been a storm. Mac and I stood guard from mid-
night till morning. And there never was another
such a morning.

Mebby it was comparison that made it seem so
beautiful. Anyway, under the warm sky the little
spots of snow in the coulees looked plumb out of
place. On most of the trees the leaves was yet
green; but some, on the small quaking aspens, was
yellow, and, setting their color against the blue of
the sky, made a mighty pretty picture. The yellow
seemed brighter and the blue bluer, one color work-
ing to set off the other, like. Out in the breaks
and bad lands of the Missouri where the heat of the
summer had dried and withered every bit of color
to match the plains theirse'f s, the storm had fetched
back the reds and greens and yellows of the cliffs
and clay banks, till they looked pretty again, and
unreal, like. There wa'n't a breath of breeze stir-
ring; not a cloud in the sky. It was all so still
you'd think the elements was plumb ashamed of the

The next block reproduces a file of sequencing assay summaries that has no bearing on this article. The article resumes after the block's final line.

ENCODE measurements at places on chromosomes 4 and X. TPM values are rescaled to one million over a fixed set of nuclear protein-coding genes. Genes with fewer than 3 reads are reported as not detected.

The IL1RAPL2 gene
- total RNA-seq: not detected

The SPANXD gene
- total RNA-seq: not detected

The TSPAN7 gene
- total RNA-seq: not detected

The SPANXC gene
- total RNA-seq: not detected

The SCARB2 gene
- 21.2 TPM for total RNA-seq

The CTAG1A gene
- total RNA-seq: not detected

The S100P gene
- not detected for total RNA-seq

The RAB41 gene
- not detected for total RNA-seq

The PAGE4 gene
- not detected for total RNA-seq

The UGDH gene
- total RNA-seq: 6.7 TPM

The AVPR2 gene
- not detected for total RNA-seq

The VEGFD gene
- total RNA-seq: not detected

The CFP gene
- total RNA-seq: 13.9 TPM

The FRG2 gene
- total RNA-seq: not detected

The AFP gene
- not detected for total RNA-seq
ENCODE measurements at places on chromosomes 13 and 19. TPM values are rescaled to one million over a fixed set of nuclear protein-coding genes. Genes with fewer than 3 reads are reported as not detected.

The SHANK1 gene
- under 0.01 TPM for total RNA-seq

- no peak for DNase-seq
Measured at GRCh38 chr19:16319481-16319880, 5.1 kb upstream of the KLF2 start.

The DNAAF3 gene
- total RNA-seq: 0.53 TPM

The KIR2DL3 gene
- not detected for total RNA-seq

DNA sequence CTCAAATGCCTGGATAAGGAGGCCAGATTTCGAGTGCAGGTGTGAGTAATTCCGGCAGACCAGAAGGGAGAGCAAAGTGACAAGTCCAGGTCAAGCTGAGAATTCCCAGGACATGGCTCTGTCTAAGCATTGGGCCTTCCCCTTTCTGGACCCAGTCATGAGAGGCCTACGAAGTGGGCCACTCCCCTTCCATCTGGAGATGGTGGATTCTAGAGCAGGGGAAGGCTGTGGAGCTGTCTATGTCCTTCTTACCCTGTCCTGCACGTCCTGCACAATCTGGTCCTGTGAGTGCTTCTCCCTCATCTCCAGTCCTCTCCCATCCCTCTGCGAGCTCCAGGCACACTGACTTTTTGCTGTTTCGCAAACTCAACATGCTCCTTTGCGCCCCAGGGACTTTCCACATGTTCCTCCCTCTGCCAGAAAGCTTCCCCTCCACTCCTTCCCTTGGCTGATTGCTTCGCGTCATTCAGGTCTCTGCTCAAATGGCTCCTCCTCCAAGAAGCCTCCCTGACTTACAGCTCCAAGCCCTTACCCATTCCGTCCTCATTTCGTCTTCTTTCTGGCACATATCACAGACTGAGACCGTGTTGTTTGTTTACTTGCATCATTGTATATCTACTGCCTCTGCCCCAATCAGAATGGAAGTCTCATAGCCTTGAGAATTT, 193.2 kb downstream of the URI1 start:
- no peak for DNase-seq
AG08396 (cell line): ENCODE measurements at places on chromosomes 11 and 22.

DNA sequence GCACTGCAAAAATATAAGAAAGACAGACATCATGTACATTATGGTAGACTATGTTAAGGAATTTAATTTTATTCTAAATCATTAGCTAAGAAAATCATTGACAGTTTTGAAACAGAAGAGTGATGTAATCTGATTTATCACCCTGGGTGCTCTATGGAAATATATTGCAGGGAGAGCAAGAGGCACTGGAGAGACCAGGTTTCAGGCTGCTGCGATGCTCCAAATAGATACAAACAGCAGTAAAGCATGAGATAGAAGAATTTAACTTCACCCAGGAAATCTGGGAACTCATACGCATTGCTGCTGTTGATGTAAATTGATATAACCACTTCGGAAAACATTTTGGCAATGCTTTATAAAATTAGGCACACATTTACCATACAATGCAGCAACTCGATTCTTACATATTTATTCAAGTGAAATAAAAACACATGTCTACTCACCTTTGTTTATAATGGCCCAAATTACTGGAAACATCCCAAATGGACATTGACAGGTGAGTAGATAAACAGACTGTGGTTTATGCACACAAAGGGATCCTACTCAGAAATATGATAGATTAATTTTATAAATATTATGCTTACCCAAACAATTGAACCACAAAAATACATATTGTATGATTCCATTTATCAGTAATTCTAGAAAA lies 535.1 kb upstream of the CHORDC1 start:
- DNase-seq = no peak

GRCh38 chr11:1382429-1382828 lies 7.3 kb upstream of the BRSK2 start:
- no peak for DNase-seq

way they'd cut up the day before and was doing
their best to make you forget it. An old crow, a
moving black speck against the blue sky, called
Caw ! Caw ! from over the river. And when we got


into the stockade Dad was humming a tune and
peeling willows for a meat-rack, happy as all get

"Now for the meat," he says, after Mac and I
had he'ped him f er a spell. "By the time we git it
to dryin' it'll be high time to set some traps, I
cal'late," he says.

And that was just the way it come out. We rode
out of the stockade when it was just coming day,
Dad and Mac and Bill and I, and by eight o'clock
had seen a small herd of buffalo grazing not far